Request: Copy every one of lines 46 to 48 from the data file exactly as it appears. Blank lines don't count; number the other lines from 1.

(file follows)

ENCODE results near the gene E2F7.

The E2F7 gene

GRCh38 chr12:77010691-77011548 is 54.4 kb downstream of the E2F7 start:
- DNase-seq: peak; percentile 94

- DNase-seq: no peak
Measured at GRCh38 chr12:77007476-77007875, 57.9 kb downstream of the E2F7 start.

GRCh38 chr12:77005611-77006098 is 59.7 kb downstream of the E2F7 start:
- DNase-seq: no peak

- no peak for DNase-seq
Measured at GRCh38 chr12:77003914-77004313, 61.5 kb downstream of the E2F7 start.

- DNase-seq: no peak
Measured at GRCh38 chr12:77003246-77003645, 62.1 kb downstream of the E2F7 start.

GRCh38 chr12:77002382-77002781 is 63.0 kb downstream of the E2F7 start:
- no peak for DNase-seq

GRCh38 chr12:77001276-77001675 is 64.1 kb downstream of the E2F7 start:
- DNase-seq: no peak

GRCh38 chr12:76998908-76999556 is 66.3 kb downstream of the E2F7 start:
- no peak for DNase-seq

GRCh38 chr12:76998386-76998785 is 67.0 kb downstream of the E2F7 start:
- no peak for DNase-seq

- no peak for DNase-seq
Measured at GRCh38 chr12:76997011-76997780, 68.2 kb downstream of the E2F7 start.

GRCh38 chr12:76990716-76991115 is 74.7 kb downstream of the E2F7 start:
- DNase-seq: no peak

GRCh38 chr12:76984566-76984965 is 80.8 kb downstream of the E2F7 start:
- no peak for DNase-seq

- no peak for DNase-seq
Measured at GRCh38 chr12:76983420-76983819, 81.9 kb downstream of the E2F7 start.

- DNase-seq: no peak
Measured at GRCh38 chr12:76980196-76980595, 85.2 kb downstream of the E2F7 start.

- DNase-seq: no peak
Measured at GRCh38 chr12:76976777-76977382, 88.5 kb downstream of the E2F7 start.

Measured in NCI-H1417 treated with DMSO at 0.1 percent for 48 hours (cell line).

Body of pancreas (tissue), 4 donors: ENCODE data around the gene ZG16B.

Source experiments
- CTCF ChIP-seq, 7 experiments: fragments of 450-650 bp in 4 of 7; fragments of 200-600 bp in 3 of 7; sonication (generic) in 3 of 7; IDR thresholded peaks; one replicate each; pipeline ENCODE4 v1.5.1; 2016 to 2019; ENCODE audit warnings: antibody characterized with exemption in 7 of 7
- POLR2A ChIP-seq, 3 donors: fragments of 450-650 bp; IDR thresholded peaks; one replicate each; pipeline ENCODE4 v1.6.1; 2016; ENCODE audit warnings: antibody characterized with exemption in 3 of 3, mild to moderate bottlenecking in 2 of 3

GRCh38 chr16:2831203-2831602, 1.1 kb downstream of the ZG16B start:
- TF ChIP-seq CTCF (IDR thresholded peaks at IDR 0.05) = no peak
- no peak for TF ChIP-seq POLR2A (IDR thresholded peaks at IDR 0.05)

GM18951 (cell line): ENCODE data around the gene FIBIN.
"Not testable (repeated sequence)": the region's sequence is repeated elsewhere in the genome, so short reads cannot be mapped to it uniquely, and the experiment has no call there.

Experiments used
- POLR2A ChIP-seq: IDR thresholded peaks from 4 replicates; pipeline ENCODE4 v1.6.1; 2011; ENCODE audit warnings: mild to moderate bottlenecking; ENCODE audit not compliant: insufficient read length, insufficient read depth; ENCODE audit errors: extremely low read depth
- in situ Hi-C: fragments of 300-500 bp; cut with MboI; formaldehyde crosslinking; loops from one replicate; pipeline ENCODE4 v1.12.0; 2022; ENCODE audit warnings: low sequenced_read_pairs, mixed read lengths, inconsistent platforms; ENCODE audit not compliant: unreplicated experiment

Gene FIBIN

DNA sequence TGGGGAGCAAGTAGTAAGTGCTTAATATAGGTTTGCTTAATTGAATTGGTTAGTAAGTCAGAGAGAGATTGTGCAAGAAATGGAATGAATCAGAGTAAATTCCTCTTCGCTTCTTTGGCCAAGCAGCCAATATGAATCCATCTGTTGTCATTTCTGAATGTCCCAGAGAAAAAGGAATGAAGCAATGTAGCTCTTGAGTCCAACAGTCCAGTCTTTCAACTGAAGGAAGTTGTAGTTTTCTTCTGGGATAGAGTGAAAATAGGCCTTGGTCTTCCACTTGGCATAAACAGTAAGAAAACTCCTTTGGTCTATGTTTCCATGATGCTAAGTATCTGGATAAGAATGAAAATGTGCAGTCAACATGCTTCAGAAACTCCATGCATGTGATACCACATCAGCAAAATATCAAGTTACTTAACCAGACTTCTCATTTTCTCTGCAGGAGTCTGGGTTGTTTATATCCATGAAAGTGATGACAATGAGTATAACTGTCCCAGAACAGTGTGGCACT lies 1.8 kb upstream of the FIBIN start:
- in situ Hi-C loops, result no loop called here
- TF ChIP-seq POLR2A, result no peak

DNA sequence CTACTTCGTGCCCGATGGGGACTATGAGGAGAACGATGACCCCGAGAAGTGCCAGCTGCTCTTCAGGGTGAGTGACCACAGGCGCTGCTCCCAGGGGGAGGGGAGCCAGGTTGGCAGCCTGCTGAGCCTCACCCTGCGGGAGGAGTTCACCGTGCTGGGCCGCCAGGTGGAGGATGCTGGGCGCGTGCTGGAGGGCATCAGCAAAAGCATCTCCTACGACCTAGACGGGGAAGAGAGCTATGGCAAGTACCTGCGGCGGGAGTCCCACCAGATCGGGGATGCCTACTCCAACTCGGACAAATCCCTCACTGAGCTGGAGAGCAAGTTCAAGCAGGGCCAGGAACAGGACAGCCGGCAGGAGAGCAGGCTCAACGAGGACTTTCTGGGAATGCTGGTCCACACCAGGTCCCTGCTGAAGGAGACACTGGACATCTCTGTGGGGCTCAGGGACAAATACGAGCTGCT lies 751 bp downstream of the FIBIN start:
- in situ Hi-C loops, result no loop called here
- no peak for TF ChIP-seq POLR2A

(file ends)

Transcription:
Gene FIBIN

DNA sequence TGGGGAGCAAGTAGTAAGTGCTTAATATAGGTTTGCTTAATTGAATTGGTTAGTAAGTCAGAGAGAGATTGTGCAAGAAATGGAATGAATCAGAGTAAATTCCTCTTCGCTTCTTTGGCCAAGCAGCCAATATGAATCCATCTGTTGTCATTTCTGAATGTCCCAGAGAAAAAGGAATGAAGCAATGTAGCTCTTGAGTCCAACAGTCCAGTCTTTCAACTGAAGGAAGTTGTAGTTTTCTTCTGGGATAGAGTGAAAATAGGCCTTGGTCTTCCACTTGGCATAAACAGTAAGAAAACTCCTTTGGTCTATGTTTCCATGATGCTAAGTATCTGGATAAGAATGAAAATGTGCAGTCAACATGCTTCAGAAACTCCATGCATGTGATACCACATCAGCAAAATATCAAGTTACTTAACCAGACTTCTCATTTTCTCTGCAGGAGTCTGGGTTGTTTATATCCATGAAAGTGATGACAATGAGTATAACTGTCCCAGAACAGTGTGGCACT lies 1.8 kb upstream of the FIBIN start:
- in situ Hi-C loops, result no loop called here